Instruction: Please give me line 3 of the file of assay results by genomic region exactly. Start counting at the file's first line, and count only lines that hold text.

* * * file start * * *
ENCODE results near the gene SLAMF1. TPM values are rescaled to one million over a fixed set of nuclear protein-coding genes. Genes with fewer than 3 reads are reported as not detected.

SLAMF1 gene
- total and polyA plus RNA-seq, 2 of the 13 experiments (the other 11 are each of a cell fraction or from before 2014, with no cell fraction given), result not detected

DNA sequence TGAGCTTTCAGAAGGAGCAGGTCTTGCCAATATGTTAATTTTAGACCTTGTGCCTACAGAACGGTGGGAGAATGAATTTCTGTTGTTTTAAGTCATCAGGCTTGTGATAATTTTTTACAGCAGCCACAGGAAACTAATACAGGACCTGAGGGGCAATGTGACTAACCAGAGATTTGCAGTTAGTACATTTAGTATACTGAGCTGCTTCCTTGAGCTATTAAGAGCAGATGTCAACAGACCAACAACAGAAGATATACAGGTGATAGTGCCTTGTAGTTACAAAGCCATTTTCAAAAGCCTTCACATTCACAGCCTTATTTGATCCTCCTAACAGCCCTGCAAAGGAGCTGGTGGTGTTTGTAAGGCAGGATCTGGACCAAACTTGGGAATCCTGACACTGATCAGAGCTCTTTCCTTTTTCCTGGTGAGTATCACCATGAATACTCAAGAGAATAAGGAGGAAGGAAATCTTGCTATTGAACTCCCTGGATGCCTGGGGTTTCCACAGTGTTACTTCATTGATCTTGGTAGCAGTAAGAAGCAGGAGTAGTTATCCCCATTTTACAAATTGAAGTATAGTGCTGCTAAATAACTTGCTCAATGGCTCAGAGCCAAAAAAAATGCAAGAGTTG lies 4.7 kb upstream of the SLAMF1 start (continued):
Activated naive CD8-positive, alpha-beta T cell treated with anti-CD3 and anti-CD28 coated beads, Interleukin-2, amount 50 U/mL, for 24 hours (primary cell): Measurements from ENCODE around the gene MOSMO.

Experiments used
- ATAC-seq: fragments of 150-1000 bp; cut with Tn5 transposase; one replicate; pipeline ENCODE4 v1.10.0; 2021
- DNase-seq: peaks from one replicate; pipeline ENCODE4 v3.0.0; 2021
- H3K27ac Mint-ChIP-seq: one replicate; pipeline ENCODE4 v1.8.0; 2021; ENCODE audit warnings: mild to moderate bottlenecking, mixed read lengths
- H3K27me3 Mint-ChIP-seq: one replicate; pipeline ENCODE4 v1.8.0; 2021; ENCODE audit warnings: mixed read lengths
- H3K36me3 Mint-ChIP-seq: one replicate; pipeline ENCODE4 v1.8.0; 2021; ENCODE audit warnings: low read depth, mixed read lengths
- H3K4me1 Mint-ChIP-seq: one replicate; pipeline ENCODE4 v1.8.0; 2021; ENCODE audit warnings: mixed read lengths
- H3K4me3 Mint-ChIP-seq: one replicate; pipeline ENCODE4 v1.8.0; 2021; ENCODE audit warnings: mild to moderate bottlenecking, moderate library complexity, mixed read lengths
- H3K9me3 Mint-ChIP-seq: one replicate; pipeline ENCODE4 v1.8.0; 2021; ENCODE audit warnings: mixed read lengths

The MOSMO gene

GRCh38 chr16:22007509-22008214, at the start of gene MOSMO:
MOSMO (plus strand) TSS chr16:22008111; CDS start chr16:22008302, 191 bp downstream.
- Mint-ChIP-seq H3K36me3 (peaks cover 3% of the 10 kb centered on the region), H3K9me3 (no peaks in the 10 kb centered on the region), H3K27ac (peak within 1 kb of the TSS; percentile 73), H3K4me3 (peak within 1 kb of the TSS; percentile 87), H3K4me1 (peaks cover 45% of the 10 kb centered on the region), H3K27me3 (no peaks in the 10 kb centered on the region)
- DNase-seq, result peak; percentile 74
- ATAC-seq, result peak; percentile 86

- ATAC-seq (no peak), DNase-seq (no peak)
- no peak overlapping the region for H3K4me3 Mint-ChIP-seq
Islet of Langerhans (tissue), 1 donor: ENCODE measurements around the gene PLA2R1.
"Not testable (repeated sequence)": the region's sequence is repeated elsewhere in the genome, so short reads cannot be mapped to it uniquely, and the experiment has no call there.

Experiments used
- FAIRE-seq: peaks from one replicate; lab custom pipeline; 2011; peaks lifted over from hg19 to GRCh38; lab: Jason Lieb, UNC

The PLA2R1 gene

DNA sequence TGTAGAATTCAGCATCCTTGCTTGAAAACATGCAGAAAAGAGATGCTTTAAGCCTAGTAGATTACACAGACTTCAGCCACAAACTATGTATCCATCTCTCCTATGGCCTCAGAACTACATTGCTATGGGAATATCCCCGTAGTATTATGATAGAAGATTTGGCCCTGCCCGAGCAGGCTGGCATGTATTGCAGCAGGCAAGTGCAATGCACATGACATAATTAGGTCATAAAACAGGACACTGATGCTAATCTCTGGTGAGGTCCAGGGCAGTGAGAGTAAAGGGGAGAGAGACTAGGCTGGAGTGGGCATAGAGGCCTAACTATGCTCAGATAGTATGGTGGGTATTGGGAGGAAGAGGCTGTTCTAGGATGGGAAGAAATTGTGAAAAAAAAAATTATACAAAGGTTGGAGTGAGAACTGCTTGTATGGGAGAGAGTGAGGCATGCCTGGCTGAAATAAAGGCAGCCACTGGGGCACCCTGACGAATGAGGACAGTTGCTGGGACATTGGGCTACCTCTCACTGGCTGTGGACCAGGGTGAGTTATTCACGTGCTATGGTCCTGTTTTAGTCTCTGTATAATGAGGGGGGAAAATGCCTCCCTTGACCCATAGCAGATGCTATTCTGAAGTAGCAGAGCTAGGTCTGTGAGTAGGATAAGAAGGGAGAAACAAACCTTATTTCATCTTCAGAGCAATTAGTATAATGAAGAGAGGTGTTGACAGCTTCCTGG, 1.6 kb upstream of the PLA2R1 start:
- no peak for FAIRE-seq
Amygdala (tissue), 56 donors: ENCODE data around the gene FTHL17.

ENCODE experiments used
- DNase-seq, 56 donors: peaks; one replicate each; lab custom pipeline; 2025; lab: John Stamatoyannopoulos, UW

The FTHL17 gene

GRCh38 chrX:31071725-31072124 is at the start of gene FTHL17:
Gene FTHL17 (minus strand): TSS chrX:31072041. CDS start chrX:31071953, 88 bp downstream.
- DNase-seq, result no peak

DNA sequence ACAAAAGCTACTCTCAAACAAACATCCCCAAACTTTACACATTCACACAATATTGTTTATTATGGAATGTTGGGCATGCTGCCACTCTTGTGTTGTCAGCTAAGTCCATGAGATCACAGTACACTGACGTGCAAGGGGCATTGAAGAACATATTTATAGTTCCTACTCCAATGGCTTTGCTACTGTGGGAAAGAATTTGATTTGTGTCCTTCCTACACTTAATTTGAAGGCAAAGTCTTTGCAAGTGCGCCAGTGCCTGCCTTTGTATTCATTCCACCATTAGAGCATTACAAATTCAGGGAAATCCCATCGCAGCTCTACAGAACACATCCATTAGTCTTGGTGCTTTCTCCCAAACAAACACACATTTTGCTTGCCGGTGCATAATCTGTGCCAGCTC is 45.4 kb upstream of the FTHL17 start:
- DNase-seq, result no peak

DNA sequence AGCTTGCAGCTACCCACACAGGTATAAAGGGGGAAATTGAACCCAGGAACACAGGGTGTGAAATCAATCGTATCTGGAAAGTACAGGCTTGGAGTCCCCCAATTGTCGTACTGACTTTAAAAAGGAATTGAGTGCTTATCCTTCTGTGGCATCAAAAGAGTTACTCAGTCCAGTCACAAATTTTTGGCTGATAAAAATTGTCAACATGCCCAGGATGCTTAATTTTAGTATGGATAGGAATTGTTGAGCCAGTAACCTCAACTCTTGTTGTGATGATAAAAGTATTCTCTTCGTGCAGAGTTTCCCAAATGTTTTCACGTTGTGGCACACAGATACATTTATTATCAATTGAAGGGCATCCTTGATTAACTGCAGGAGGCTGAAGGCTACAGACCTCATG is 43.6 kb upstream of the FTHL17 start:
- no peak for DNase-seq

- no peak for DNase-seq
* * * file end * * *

- total and polyA plus RNA-seq, 2 of the 13 experiments (the other 11 are each of a cell fraction or from before 2014, with no cell fraction given), result not detected